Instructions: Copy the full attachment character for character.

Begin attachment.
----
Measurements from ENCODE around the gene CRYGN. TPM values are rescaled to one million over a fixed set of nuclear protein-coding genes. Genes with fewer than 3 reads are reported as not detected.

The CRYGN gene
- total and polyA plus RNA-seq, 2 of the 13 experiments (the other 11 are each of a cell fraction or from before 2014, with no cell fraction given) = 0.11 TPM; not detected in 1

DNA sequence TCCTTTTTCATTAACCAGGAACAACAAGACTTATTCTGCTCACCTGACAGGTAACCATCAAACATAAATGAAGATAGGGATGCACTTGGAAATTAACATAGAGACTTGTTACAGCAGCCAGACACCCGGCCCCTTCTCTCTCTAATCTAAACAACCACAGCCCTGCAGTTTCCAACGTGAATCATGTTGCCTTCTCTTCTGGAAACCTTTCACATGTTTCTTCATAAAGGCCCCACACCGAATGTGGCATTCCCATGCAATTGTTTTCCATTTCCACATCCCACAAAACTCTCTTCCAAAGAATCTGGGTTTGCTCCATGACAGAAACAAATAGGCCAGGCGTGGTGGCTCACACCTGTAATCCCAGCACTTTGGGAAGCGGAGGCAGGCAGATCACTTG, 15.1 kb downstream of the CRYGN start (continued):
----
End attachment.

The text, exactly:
Measurements from ENCODE around the gene CRYGN. TPM values are rescaled to one million over a fixed set of nuclear protein-coding genes. Genes with fewer than 3 reads are reported as not detected.

The CRYGN gene
- total and polyA plus RNA-seq, 2 of the 13 experiments (the other 11 are each of a cell fraction or from before 2014, with no cell fraction given) = 0.11 TPM; not detected in 1

DNA sequence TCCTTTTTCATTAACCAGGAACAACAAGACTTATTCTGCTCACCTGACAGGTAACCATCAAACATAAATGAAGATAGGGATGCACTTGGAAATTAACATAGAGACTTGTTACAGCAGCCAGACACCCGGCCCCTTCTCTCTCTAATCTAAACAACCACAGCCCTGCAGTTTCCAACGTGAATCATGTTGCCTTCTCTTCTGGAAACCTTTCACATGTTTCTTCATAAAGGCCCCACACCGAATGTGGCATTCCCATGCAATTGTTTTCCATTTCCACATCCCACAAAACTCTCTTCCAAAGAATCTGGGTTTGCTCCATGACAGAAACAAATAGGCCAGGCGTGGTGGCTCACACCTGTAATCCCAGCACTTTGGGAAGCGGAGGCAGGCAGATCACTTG, 15.1 kb downstream of the CRYGN start (continued):